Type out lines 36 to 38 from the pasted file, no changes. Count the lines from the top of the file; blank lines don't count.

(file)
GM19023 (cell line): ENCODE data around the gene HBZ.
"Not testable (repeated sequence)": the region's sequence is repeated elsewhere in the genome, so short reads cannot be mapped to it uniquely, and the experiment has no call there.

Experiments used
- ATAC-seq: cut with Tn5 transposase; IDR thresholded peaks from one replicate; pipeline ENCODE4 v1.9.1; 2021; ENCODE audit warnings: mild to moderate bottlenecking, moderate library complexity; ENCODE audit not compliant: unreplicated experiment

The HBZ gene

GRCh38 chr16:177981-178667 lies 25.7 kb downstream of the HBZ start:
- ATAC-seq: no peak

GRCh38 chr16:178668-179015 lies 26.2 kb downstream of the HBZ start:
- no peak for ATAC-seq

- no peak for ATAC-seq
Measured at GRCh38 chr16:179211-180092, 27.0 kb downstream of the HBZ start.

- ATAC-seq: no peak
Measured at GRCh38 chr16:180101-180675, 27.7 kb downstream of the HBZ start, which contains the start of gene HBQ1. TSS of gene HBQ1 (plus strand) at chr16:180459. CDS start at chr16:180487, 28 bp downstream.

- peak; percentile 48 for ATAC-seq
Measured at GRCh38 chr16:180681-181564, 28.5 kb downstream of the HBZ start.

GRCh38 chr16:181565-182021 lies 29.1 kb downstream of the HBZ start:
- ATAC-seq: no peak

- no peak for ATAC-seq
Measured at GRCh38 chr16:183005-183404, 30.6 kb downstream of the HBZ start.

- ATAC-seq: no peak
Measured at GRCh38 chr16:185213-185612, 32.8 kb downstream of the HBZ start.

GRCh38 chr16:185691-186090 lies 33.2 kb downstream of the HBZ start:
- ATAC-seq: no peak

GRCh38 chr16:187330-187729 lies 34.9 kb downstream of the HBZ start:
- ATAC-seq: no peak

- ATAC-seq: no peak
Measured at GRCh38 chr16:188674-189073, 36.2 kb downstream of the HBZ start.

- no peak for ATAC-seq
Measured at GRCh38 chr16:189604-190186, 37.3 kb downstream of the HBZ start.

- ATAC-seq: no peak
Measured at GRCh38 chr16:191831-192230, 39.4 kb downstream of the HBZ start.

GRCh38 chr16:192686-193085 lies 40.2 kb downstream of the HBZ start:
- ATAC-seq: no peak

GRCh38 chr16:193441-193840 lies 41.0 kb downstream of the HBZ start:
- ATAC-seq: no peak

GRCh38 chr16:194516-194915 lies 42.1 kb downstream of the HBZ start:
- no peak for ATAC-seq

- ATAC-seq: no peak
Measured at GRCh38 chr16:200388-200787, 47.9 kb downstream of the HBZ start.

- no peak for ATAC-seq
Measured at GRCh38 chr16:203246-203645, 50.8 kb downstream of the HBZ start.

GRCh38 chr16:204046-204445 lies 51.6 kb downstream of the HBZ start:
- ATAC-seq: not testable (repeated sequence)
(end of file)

GRCh38 chr16:194516-194915 lies 42.1 kb downstream of the HBZ start:
- no peak for ATAC-seq

- ATAC-seq: no peak